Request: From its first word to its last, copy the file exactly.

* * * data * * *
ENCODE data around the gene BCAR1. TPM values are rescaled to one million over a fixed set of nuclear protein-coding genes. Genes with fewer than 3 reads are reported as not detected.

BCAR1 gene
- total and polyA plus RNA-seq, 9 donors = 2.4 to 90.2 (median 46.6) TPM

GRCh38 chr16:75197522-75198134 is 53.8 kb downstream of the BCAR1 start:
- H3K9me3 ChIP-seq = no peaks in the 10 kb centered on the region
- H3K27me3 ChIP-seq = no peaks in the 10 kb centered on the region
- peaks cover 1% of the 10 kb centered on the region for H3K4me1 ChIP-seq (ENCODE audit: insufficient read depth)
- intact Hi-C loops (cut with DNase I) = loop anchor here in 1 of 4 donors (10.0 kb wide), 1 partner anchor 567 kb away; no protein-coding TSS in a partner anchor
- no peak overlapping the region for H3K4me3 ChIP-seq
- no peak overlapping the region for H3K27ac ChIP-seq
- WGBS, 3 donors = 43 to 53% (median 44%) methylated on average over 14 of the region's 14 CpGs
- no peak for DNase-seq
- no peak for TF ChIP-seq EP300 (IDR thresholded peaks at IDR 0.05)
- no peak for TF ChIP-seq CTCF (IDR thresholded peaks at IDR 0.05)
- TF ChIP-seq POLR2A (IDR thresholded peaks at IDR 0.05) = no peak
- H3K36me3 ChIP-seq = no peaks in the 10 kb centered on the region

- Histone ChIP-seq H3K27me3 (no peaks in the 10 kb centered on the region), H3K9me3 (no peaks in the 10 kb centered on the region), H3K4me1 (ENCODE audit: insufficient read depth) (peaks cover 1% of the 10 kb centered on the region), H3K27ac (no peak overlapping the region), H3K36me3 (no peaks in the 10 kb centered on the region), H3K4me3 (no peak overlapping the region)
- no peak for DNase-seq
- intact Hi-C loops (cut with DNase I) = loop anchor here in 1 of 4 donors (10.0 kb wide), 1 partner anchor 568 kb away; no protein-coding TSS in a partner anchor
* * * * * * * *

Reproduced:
ENCODE data around the gene BCAR1. TPM values are rescaled to one million over a fixed set of nuclear protein-coding genes. Genes with fewer than 3 reads are reported as not detected.

BCAR1 gene
- total and polyA plus RNA-seq, 9 donors = 2.4 to 90.2 (median 46.6) TPM

GRCh38 chr16:75197522-75198134 is 53.8 kb downstream of the BCAR1 start:
- H3K9me3 ChIP-seq = no peaks in the 10 kb centered on the region
- H3K27me3 ChIP-seq = no peaks in the 10 kb centered on the region
- peaks cover 1% of the 10 kb centered on the region for H3K4me1 ChIP-seq (ENCODE audit: insufficient read depth)
- intact Hi-C loops (cut with DNase I) = loop anchor here in 1 of 4 donors (10.0 kb wide), 1 partner anchor 567 kb away; no protein-coding TSS in a partner anchor
- no peak overlapping the region for H3K4me3 ChIP-seq
- no peak overlapping the region for H3K27ac ChIP-seq
- WGBS, 3 donors = 43 to 53% (median 44%) methylated on average over 14 of the region's 14 CpGs
- no peak for DNase-seq
- no peak for TF ChIP-seq EP300 (IDR thresholded peaks at IDR 0.05)
- no peak for TF ChIP-seq CTCF (IDR thresholded peaks at IDR 0.05)
- TF ChIP-seq POLR2A (IDR thresholded peaks at IDR 0.05) = no peak
- H3K36me3 ChIP-seq = no peaks in the 10 kb centered on the region

- Histone ChIP-seq H3K27me3 (no peaks in the 10 kb centered on the region), H3K9me3 (no peaks in the 10 kb centered on the region), H3K4me1 (ENCODE audit: insufficient read depth) (peaks cover 1% of the 10 kb centered on the region), H3K27ac (no peak overlapping the region), H3K36me3 (no peaks in the 10 kb centered on the region), H3K4me3 (no peak overlapping the region)
- no peak for DNase-seq
- intact Hi-C loops (cut with DNase I) = loop anchor here in 1 of 4 donors (10.0 kb wide), 1 partner anchor 568 kb away; no protein-coding TSS in a partner anchor